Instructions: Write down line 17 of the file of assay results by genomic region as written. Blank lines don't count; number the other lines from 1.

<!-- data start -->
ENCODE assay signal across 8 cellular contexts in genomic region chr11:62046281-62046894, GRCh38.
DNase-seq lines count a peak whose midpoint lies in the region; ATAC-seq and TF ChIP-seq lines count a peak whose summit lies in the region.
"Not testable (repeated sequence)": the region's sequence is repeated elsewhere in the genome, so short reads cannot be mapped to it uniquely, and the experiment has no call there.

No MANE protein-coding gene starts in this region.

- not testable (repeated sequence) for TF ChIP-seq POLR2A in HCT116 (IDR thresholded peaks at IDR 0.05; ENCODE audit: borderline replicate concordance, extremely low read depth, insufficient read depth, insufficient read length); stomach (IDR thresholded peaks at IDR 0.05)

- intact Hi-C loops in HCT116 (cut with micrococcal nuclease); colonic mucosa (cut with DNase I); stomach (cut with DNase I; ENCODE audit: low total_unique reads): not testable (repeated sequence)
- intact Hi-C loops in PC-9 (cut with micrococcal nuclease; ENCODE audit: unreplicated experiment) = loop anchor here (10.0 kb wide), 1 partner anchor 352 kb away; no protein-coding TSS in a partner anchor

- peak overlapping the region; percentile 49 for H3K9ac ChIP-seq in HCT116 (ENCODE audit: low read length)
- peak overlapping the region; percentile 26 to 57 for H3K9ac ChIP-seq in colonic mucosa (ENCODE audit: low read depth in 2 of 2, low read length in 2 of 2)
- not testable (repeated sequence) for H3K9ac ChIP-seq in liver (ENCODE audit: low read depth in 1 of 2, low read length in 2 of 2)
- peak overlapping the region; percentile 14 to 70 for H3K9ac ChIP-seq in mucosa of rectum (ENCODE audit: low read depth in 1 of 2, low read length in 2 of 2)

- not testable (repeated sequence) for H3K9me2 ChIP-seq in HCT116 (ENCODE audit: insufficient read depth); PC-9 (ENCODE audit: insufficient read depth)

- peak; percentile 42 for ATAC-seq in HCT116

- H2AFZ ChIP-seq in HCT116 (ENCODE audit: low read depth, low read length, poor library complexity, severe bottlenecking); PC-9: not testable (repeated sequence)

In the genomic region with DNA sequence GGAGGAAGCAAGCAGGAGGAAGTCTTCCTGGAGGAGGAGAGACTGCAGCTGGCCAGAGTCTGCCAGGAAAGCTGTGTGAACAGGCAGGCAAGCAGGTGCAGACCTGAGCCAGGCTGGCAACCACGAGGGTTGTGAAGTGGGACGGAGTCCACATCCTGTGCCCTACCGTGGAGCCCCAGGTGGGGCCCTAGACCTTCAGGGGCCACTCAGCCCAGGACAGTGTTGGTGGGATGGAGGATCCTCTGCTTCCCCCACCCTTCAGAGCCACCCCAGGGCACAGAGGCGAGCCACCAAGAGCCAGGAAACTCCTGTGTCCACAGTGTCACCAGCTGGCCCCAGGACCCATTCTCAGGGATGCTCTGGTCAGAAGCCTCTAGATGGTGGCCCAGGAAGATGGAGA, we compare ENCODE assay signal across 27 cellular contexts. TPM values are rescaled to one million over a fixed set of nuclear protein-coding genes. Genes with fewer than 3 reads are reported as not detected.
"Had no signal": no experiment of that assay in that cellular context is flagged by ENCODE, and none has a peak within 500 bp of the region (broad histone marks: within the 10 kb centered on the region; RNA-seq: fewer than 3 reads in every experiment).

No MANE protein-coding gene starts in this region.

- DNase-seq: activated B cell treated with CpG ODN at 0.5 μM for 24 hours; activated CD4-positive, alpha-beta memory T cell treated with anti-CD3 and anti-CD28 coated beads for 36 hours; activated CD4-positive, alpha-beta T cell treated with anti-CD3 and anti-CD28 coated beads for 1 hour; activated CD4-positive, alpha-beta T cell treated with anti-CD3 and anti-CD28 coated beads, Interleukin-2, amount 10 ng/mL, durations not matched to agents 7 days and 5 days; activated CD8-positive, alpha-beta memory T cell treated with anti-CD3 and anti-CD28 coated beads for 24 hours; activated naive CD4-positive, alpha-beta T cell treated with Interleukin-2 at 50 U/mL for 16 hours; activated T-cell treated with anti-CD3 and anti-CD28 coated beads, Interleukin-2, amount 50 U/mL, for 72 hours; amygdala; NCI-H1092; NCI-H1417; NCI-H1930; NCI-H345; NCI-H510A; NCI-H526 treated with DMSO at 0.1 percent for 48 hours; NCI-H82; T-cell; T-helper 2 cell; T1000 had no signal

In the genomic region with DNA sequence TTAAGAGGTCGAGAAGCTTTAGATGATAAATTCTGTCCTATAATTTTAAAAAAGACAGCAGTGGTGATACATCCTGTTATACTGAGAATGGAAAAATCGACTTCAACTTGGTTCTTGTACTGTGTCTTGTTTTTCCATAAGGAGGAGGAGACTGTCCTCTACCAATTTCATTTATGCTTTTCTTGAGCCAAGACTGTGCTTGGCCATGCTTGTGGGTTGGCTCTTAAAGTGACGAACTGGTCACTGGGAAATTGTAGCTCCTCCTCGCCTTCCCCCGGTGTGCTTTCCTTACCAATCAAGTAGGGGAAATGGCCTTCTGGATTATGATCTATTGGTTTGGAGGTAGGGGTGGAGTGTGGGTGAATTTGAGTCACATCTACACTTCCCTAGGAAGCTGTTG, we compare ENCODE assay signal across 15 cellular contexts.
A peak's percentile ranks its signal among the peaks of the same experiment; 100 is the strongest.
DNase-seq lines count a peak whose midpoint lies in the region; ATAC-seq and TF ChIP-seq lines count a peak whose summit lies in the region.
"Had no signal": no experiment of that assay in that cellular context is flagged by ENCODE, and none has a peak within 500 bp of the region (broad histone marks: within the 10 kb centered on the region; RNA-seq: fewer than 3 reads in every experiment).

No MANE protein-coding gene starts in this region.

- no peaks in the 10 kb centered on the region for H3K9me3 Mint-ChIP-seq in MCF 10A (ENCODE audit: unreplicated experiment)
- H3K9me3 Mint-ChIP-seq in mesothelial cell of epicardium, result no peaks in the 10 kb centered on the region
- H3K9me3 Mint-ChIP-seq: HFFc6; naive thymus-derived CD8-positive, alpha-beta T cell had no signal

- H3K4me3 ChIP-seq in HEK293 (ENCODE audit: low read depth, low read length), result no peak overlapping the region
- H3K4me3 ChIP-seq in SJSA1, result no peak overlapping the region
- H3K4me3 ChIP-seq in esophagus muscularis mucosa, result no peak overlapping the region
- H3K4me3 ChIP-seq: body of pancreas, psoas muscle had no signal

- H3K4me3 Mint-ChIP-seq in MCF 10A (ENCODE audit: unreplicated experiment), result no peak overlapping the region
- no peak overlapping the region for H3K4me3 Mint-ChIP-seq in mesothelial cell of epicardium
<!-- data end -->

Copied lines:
No MANE protein-coding gene starts in this region.